For all these reasons, historical and current, creators feel embattled about the term and enforcement of copyright. On the other side, society has reason to feel shafted by the evolution of lightweight regulation into bloated law. Individual creators are granted copyright monopoly for 70 years after their death, a term that inarguably benefits descendants more than it induces further creative output. Corporate copyright lasts for 120 years. The congressional committee frames these exaggerated protection windows as a corruption of America's historic agreement with society.
To ground its conceptual arguments, the report suggests five industry cases in which existing copyright harms society and secondary creators. The lead argument is a startling advocacy of the DJ / Remix industry, spinning a hard-luck business case in support of DJs who are inhibited from freely sampling music and creating mix tapes for sale. Reminder: we are talking about a congressional white paper in the hizzle. It explicitly calls for the deregulation of mashups and remixes, recognizing and sanctioning an existing subterranean market. ("While there is an underground remix black market, this market is nothing like it would be if this were legalized.")
The committee hurls a spear into the heart of book publishers in a starry-eyed "imagine this" passage which recommends liberating to the public domain all books published before 1980. A dagger stabs directly at textbook publishers: "Assigned books in high school classes could be all downloaded to a student's Kindle, rather than bought in a book store."
After six pages of uncommonly progressive and sometimes harrowing impeachments of how the law operates today, the point is clear: copyright is messed up. On to the solutions.
Radically, this congressional document prescribes shortening the copyright term to 12 years, a briefer exclusivity period than in the original Constitution. Creators could re-up for an extension, but would be charged a sort of opt-in fee based on a percentage of revenues earned during the first term. This frictional disincentive would induce creators to release their artistic works into the claws of society and secondary creators.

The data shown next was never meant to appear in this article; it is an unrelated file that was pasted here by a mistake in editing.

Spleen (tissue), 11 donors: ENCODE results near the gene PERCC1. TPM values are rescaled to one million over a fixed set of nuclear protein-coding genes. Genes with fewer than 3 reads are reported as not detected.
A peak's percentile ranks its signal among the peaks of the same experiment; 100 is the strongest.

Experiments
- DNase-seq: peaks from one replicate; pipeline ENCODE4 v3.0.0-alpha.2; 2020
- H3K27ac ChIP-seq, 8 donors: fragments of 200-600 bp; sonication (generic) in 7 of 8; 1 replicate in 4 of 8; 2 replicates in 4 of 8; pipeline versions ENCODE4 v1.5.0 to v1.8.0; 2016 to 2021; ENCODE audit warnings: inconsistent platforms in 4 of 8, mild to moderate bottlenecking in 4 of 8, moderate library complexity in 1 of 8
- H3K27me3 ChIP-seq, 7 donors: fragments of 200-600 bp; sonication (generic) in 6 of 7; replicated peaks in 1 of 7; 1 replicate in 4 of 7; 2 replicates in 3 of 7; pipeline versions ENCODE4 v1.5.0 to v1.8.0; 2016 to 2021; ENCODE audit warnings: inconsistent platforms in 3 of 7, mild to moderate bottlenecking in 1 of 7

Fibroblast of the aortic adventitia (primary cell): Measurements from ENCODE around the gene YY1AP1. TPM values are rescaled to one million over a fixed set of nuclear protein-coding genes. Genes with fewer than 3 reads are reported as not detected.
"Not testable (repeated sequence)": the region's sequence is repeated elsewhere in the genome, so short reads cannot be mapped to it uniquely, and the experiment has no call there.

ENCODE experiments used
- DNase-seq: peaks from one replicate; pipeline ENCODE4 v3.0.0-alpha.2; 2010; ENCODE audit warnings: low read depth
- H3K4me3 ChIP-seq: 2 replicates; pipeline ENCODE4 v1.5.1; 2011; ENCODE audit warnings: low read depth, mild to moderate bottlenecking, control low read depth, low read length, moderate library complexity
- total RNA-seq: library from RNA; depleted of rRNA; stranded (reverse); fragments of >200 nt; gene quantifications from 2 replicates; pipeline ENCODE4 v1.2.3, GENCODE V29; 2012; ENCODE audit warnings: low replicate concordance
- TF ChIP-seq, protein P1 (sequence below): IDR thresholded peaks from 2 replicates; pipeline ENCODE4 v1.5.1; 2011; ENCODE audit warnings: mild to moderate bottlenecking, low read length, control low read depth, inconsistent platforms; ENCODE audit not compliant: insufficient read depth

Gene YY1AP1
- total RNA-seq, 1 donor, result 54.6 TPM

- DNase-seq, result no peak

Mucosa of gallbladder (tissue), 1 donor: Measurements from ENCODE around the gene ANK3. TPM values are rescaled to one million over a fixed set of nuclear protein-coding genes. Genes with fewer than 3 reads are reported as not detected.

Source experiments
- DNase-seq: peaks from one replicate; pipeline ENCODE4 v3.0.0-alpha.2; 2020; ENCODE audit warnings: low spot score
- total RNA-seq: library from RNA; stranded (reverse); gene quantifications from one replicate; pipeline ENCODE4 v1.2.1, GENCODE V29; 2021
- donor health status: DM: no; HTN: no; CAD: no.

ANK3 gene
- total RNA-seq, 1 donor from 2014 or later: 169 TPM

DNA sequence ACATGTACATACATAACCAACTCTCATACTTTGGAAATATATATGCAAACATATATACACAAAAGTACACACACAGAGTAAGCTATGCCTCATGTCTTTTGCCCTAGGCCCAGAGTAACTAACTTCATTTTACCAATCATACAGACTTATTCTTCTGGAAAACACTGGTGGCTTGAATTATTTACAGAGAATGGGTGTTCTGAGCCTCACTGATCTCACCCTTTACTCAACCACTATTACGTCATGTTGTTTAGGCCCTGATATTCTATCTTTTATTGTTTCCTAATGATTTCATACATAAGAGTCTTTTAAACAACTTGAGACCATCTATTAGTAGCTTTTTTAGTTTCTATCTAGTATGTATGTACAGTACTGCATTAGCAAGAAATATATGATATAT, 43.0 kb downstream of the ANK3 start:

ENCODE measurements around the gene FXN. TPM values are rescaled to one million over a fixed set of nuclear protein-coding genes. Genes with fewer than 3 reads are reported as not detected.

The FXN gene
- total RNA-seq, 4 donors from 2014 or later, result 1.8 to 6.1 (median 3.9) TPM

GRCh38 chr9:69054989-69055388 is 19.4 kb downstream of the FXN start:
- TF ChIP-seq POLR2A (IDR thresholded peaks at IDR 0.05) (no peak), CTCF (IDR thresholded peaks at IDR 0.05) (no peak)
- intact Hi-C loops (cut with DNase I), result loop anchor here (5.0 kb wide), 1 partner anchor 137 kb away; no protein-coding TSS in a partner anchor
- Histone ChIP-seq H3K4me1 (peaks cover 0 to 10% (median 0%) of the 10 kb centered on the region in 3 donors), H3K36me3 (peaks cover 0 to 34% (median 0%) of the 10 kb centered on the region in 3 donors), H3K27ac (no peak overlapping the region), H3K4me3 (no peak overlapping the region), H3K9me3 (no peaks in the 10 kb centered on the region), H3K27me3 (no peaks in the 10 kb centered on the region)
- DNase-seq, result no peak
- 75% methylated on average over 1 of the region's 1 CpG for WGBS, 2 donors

Importantly, the review insists on statutory damages reform, aimed squarely at outrageous claims of business injury from record labels. The document frankly ridicules the 2011 action of the record labels vs. LimeWire for $75 trillion in damages resulting from shared music files. The risk of laws which allow damage valuation up to a regulated (statutory) ceiling is that damage can become theoretical instead of actual. The congressional committee further undermines basic record-label assumptions by arguing for the potential innocence of lawsuit targets: "...in a world where everyone copies stuff at home all the time, the idea that your iPod could make you liable for a billion dollars in damages is excessive ... Scaring a large number of potentially innocent people into settling should not be an effect of copyright law ... Copyright awards were meant to make the copyright holder whole -- they were not supposed to be punitive."
Quasi-hacker rhetoric like this understandably infuses joy into the hearts of P2P champions, while tempting the wrath of entertainment powerhouses by savaging the RIAA's litigation tactics. It is easy to imagine that the report's quick retraction was a response to horrified institutional rights-holders and lobbyists. As of this writing, nobody knows what exactly happened.
What is the upshot? Retraction notwithstanding, the world now knows that some congressional minds are not buying into business-serving manipulation of original copyright principles, and that reform is needed. In my view, the proposed 12-year term is an aggressive stake in the ground that probably cannot, and should not, stay in place. Book authors, movie producers and music owners would potentially lose important income opportunities that take longer than 12 years to develop. A book that is optioned for a movie 15 years after publication. A film franchise stretching over seven movies, each of which takes years to produce. A successful band that loses control of its portfolio before it can release a Greatest Hits collection. But the incentivizing balance has clearly been lost, and that is the main point of the report.
If today's lawmakers agree with the constitutional philosophy of copyright as a protector of society's common ownership of human creativity, the call to rebalance the law should be heard, and acted upon.
Brad Hill is a former Vice President at AOL, and the former Director and General Manager of Weblogs, Inc.